Still, Labor appeared to be holding steady on its target, with leader Bill Shorten telling journalists that the 20 per cent target was a “fraud” target rather than a “real” target. Labor has been prepared, however, to give ground on exemptions to large electricity users, such as the aluminium sector, and a possible deferral of the target to 2022.

The negotiations between the Abbott government and Labor were due to start at 3.30pm today in Canberra. Involved in the talks with were Treasurer Joe Hockey, who hates wind farms, Macfarlane, who prefers nuclear, and who was responsible for bringing the previous renewable energy target, the MRET, to a premature end a decade ago, and Environment Minister Greg hunt, who says people who don’t like coal-fired generation are “against electricity.”

On the Labor side are Treasury spokesman Chris Bowen, environment spokesman Mark Butler, and energy spokesman Gary Gray, who once said that he, Macfarlane, and former Energy Minister Martin Ferguson, who also did not like renewables, were like “three peas in a pod” – so the Abbott team may gain some sympathy there.

Australian Greens Leader Christine Milne says the Abbott government position should be rejected by the Labor party.

“There is absolutely no reason, and no excuse, for weakening the Renewable Energy Target. The Labor Party must stand firm and reject this deal outright,” said Senator Milne.

“By accepting Dick Warburton’s ‘real 20%’ target and half of any new growth recommendations, the Abbott government has signed up toa discredited review that is based in a refusal to accept climate science.”

Andrew Bray, the National Coordinator of the Australian Wind Alliance, said the Warburton review to attack renewable energy is the basis for the government’s position.

“The government is seeking less renewable energy and that means higher power prices for all Australians. Australians want more renewables, not less. We want lower power prices and they only way to get there is through more solar and more wind power being put into the grid.”

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  1. Slartibartfast 6 years ago

    Okay, I see what they’re doing. Can someone please explain why though?

    • Peter Campbell 6 years ago

      Because ‘axe the tax’ worked so well for them they want to repeat it.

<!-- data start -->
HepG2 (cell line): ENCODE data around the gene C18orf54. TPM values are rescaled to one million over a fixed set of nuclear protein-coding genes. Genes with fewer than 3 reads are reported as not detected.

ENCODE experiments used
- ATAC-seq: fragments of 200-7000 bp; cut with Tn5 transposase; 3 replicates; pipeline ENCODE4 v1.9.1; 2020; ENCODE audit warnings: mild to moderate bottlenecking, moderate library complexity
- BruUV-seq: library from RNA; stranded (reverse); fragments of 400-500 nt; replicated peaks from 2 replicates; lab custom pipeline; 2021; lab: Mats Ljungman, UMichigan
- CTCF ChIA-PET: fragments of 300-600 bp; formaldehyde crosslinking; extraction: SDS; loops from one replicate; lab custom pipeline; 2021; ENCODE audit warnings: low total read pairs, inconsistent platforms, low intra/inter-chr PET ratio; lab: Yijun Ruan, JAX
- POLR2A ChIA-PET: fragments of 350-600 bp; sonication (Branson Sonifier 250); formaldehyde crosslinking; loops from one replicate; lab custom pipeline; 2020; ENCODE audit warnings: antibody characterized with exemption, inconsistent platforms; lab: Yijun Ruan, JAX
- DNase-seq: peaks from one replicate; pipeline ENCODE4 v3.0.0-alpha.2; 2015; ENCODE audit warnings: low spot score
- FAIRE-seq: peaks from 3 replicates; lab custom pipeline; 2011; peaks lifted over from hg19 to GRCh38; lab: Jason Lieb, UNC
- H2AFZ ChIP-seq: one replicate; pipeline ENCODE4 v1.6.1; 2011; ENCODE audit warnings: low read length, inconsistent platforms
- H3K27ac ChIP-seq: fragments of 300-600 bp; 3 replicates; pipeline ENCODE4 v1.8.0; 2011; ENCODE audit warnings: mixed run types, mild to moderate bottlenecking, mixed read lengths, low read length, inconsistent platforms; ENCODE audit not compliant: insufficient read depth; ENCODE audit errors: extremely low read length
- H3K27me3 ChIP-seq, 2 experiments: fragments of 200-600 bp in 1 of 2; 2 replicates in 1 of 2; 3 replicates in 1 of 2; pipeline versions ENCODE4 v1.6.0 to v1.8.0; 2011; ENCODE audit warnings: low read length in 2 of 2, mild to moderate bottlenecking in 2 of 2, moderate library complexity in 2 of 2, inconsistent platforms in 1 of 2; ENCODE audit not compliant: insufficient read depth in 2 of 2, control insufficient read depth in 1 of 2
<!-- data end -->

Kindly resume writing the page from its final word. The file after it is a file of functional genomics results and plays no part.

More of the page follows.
Also, they are not listening to reason; their gut feeling is that renewables can only ever operate at the margin. To think otherwise would be to accept that they have been wrong all their lives and those totally impractical greeny/hippy types might not have been wrong – a bridge too far for them.

    • Jo 6 years ago

      To protect their mates in the fossil fuel and power industry (those have the power). Can you remember that the Warburton Review talked about the threat of ‘redistribution of wealth’ ?

      This policy has always been visible: COALition

  2. Beat Odermatt 6 years ago

    It seems that the Luddite faction of the coalition is ready to turn the clock back. Sadly, Labor may also be ready to make a compromise, as coal and power station unions
    provide a very wealthy and powerful lobby group. The NSW and
    Queensland Governments are keen to maintain and increase current
    subsidies to the coal mining industry and associated power stations.

    The suggestions to cut the RET is aimed to harm Tasmania, Victoria, SA, WA, ACT and the NT. We can hope that parliamentarians from these States and Territories are able to stand up and defend the RET.

    It is sad that the Greens have lost their environmental credentials due to their extreme views on many other issues. Australia may have to look at creating a strong
    non-political environmental environmental lobby group or start a
    middle-of-the road environmental party. Considering that over 90% of